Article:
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2022 Nissan Rogue
All the big changes are under the hood in the ’22 Nissan Rogue.

Three’s the Charm for Nissan’s Latest VC-Turbo

We drive the ’22 Nissan Rogue featuring a variable-compression 1.5L 3-cyl. turbo, the latest application of the Japanese automaker’s award-winning technology that shifts the engine between high and low compression depending on demand.

FARMINGTON HILLS, MI – A couple of clicks on the steering-wheel buttons brings up the variable-compression indicator on the instrument panel in the ’22 Nissan Rogue, serving as a real-world coach to help us keep the engine in its most-efficient high-compression range.

That 14.0:1 compression ratio is the economy zone for the latest version of Nissan’s VC-Turbo technology, now applied to an all-new 1.5L 3-cyl. following the innovative system’s introduction in the 2.0L VC-Turbo 4-cyl. in the ’19 Infiniti QX50, followed by the ’19 Nissan Altima.

Similar to the 2.0L VC-Turbo we recognized with Wards 10 Best Engines & Propulsion Systems awards in 2019 and 2020, the 1.5L VC-Turbo uses a unique multilink crankshaft and connecting rod device that alters the length of the piston stroke 1.2 mm, giving the engine the benefit of high-compression 14.0:1 turbo efficiency combined with the power provided by the lower 8.0:1 compression mode.

The 3-cyl. version produces 201 hp  and 225 lb.-ft. (305 Nm) of torque, a significant jump from the 181 hp and 181 lb.-ft. (245 Nm) in the 2.5L 4-cyl. offered in the ’21 Rogue. Also up is combined fuel economy to a class-leading 33 mpg (7.1 L/100 km), a 10% bump compared with the 2.5L.NissanRogue VC-Turbo

The 1.5L VC-Turbo is backed by a third-generation Jatco-built CVT that simulates an 8-speed automatic. The new transmission incorporates two oil pumps, one with low flow for smooth, slow shifting while the second high-flow pump intervenes to provide quick shifts in more aggressive driving.

Nissan says the transmission’s wider gear-ratio coverage and lower friction provides 17% better acceleration, reduced NVH and a 32% improvement in fuel economy compared with the previous CVT.

On a short drive route here near Nissan’s technical center in southeast Michigan, the small VC-Turbo is surprisingly responsive, with an aggressive reaction at throttle tip-in followed by good power as peak torque kicks in at 2,800 rpm and the engine quickly revs to its 6,000-rpm redline.

Try as we might, it’s hard to detect a change in engine character when the VC-Turbo gauge indicates the compression ratio is shifting from high to low and back again. More noticeable is when the turbo pressure leaps to 15 psi on the adjacent gauge, combined with the lower compression ratio.

This latest VC-Turbo won’t overwhelm with its power, but there’s still plenty of punch, especially when dialed into Sport mode, which seems to allow the transmission to hold ratios longer and provide more distinct simulated “shifts” from ratio to ratio. If given a choice, we’d make “Sport” the default setting and allow the driver to opt for the more efficient Eco mode.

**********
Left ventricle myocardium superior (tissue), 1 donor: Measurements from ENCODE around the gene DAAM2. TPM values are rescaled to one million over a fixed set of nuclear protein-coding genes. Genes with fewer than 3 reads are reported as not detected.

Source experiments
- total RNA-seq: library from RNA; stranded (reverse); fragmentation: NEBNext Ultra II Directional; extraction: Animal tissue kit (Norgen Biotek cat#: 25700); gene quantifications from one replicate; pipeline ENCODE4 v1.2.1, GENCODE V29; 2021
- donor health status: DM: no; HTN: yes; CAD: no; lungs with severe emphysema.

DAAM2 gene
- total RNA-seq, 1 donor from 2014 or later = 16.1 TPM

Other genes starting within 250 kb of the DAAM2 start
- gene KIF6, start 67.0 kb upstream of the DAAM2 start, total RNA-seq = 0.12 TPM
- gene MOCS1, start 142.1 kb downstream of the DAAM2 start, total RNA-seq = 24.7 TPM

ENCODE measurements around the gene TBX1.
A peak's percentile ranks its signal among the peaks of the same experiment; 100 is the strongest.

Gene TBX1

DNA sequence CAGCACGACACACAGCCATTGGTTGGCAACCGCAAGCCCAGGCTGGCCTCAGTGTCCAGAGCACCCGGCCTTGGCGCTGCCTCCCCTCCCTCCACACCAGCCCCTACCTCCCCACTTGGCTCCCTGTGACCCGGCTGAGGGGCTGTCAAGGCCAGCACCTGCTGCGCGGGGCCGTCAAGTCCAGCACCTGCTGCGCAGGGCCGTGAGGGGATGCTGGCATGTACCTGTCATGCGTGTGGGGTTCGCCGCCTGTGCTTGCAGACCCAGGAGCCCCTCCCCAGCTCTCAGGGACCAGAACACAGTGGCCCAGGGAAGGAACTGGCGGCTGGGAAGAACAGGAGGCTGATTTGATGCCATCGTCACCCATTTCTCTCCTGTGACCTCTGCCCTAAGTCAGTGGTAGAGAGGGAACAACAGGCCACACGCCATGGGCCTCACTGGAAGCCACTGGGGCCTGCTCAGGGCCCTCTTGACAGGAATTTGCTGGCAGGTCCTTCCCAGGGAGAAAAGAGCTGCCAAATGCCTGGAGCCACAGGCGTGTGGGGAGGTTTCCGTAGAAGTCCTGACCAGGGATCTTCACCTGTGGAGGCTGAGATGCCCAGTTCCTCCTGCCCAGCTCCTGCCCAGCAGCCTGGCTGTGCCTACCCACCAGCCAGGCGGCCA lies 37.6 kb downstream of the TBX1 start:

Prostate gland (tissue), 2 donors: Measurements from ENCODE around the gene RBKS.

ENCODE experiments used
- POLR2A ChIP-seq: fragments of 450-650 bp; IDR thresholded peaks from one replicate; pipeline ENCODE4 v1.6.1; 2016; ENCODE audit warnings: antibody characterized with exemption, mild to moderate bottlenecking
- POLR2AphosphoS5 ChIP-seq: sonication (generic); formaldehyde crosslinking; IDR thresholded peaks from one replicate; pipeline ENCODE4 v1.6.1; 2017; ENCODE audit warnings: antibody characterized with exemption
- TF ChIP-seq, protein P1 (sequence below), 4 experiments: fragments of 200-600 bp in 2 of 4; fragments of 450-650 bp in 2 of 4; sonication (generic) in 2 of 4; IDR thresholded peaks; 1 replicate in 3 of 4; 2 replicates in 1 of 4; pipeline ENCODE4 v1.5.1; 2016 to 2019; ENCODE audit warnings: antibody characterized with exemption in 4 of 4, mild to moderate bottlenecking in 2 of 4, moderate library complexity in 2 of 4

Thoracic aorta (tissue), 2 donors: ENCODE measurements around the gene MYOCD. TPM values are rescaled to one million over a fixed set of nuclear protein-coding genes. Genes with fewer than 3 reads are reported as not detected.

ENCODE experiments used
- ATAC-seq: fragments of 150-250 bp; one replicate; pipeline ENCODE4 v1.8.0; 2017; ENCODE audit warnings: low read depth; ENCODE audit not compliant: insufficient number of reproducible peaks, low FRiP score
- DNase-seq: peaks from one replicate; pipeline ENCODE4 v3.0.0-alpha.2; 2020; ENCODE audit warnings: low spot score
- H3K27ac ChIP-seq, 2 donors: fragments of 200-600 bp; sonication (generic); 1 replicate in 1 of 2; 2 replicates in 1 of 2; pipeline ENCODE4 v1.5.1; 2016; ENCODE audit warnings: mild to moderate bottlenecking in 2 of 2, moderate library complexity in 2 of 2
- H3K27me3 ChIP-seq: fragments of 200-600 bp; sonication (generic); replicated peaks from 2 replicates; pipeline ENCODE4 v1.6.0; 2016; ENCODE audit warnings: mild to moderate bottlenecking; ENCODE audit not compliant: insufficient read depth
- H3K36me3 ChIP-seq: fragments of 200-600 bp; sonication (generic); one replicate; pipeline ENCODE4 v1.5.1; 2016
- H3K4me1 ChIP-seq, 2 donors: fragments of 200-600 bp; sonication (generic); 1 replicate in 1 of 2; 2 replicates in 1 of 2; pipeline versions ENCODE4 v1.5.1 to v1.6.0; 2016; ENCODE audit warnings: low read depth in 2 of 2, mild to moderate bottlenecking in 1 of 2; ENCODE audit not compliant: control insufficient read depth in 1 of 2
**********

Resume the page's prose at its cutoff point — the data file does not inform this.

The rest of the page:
We detect a bit of engine rattle when mashing the accelerator at low rpm, but otherwise the engine’s torque-rod mounts and the vehicle’s active noise cancellation combine with the engine’s performance-pitched tone and distinct induction sound to offset any unusual underhood clatter.Decherd Engine VC-Turbo

Nissan notes the VC-Turbo system is only one technology enabling the engine’s performance and efficiency. The engine features high-pressure direct fuel injection, exhaust gas recirculation and a variable-displacement oil pump. Mirror-bore cylinder-wall coatings, textured valve lifters and cam journal roller bearings reduce friction. A die-cast aluminum cylinder head aids engine cooling.

During our 33-mile (53-km) test loop, featuring a mix of busy two-lane roads and a short freeway run we note fuel economy ranging from a low of 20.6 mpg (11.4 L/100 km) to a high of 32.4 mpg (7.3 L/100 km). The EPA combined estimate may prove out of reach for anyone driving the little VC-Turbo as aggressively as we do during test drives.

Nissan says the 1.5L VC-T will be the standard – and only – engine across the ’22 Rogue lineup, introducing a major powertrain upgrade in a vehicle that was otherwise completely overhauled for the 2021 model year.

That likely will mean a huge bump in volume for automaker’s variable-compression technology, given that the Rogue is Nissan’s sales leader with 249,531 deliveries through October, up from 183,060 year ago. Other models equipped with VC-Turbo engines, the Altima and Infiniti QX50, totaled just under 100,000 units for the same 10-month period.

Nissan says its 3-cyl. provides more torque than the 4-cyl. competition in the segment sales-leading Honda CR-V and Toyota RAV4 and outdoes all competitors in combined fuel economy.

The engine is built on a new assembly line (pictured above) at Nissan’s plant in Decherd, TN, and shipped to Smyrna, TN, for vehicle assembly.

2022 Nissan Rogue Specifications

TAGS: Powertrain
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